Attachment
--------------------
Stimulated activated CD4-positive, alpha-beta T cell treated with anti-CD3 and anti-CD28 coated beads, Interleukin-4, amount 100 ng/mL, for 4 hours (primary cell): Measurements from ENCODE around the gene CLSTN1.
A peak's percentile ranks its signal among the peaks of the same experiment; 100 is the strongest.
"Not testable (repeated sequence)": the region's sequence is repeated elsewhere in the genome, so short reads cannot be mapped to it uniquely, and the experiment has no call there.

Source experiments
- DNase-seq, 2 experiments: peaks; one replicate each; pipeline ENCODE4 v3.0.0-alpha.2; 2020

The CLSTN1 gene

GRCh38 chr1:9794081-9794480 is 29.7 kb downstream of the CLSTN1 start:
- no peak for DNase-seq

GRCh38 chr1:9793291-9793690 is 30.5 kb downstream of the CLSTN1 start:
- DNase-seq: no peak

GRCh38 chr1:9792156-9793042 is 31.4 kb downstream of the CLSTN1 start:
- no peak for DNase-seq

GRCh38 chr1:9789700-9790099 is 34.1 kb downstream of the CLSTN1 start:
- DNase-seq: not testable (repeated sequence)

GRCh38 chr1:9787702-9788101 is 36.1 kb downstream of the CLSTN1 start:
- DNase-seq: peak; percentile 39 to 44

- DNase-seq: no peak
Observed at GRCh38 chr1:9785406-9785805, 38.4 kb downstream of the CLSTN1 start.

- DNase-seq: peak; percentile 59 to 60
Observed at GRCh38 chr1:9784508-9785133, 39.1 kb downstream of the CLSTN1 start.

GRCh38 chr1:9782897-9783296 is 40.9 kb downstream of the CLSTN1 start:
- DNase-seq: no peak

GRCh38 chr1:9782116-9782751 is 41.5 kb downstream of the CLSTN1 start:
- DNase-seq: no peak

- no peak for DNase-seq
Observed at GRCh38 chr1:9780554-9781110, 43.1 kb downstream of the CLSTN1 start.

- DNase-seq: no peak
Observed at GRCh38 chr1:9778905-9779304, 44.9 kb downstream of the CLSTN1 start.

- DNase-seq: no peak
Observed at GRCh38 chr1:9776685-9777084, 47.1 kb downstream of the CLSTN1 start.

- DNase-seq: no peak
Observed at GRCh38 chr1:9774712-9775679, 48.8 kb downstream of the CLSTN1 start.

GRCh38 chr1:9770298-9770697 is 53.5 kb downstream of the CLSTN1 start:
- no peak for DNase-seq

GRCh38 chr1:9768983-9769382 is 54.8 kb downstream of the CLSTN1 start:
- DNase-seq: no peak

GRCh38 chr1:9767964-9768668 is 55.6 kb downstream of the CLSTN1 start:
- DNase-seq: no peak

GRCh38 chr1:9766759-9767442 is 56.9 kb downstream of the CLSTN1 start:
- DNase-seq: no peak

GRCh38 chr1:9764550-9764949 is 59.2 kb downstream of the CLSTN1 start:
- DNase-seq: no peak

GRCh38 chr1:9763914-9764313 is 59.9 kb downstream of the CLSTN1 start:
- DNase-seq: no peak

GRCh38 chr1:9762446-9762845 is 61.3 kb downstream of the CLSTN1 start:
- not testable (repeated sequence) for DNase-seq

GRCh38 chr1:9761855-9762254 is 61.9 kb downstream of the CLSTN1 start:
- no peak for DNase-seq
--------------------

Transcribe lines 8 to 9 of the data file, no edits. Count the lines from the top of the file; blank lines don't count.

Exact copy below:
- no peak for DNase-seq

GRCh38 chr1:9793291-9793690 is 30.5 kb downstream of the CLSTN1 start: